HPV test vs Pap: Which is better for cervical cancer screening?

January 15, 2019
Judith M. Orvos, ELS
Judith M. Orvos, ELS

a BELS-certified medical writer and editor, and an editorial consultant for Contemporary OB/GYN

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Ben Schwartz
Ben Schwartz

Ben Schwartz is Associate Editor, Contemporary OB/GYN.

Although human papillomavirus (HPV) vaccination has decreased cervical cancer morbidity and mortality, secondary prevention through screening remains an important strategy. PLUS: Does being black influence hysterectomy route and outcomes? ALSO: Syphilis in pregnancy on the rise.

Although human papillomavirus (HPV) vaccination has decreased cervical cancer morbidity and mortality, secondary prevention through screening remains an important strategy. A recent report, appearing in JAMA, examined 48-month exit round results of the Human Papillomavirus for Cervical Cancer screening trial (HPV FOCAL), which compared primary HPV testing alone with liquid-based cytology (LBC) screening for prevention of cervical intraepithelial neoplasia (CIN) grade 3 or worse.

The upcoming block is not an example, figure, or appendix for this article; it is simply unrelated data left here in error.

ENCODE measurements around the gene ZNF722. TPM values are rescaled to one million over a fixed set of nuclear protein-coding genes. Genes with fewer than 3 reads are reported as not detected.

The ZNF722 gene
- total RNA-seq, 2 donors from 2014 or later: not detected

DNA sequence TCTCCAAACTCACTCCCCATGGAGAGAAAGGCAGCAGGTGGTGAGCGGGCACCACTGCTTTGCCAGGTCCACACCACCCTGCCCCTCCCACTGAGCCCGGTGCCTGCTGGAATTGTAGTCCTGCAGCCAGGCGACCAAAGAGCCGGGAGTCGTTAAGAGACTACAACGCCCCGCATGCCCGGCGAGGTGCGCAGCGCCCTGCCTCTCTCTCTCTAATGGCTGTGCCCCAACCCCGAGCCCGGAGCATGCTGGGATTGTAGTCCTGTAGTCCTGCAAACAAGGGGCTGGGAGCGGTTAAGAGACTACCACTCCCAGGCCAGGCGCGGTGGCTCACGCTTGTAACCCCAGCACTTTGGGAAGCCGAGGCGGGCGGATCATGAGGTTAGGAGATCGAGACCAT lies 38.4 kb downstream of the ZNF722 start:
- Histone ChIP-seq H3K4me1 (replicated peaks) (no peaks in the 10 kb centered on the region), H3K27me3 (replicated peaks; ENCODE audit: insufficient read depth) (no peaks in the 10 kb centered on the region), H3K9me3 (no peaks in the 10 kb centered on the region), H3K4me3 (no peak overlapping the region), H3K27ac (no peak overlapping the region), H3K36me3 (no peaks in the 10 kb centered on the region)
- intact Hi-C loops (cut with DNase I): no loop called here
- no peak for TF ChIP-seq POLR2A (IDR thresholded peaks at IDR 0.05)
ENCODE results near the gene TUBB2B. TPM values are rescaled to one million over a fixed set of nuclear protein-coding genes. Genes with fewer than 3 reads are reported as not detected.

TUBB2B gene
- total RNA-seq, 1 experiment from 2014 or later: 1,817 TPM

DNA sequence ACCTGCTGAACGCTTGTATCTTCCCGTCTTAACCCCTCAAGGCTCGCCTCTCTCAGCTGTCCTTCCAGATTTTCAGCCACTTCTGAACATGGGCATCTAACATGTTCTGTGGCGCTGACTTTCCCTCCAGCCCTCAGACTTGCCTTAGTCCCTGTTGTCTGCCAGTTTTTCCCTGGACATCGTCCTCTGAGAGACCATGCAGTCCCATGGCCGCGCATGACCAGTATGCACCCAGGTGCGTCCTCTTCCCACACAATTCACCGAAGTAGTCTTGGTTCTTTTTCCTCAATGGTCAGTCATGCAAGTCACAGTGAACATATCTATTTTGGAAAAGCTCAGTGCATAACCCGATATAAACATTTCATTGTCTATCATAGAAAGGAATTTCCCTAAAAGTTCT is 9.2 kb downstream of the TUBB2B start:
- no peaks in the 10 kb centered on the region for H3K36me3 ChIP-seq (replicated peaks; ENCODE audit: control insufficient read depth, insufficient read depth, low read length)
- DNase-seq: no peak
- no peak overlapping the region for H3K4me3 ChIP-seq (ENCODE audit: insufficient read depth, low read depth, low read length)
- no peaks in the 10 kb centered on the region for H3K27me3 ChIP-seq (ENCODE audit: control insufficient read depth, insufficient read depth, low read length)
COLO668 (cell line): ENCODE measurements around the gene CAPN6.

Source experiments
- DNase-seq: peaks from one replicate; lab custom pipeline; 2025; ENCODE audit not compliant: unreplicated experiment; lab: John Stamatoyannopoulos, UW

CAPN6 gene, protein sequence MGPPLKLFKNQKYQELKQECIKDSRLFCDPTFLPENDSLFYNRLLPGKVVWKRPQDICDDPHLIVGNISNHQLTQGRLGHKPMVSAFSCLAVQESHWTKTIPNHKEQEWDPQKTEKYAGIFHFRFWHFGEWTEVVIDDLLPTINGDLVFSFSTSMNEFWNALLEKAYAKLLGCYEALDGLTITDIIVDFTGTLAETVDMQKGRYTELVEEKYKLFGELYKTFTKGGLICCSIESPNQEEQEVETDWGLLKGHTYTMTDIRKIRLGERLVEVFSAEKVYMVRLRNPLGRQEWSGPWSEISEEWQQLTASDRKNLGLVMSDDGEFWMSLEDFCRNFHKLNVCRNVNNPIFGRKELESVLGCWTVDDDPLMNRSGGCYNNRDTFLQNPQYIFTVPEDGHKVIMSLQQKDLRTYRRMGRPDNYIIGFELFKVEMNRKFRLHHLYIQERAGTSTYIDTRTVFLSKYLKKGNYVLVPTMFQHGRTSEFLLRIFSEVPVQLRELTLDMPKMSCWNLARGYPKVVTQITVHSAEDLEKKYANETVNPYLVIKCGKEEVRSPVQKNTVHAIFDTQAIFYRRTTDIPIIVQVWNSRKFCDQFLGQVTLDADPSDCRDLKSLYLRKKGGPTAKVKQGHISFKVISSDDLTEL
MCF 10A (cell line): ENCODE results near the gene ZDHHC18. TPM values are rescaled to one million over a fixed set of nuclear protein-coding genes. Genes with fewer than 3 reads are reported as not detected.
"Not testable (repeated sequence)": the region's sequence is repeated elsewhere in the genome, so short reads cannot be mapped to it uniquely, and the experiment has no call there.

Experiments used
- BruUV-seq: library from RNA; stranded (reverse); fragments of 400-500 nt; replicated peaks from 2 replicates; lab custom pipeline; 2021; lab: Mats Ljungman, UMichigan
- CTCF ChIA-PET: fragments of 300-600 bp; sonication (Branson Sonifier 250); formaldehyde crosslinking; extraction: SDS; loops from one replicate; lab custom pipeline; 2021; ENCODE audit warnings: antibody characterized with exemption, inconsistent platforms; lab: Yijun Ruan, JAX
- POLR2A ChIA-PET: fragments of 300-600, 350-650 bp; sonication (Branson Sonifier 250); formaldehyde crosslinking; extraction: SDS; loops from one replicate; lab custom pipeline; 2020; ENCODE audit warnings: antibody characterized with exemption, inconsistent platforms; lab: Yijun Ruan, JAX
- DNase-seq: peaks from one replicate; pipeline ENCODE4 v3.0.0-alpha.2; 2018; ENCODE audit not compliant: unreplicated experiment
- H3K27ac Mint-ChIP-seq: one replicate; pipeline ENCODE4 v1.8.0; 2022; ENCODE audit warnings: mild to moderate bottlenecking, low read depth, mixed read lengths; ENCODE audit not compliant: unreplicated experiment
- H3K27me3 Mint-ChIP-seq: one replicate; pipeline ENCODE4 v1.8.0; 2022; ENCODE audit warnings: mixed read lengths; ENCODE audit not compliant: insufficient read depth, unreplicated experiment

Participants in the publicly funded study were 16,347 women from British Columbia aged 25 to 65 who had not had a Pap test in the previous 12 months; were not pregnant, HIV-positive or receiving immunosuppressive therapy; and had no history of CIN2 in the past 5 years. They were recruited from January 2008 to May 2012, with follow-up through December 2016. Randomization was to HPV testing, LBC, or safety groups. However, after January 1, 2011, when the safety group was closed, randomization was changed to HPV testing or LBC. 

Patients in the HPV testing group who had negative results were recalled at 48 months for HPV and LBC testing. Those in the LBC group who tested negative were instructed to return at 24 months for repeat testing with LBC in accordance with the cervical cancer screening guidelines in British Columbia.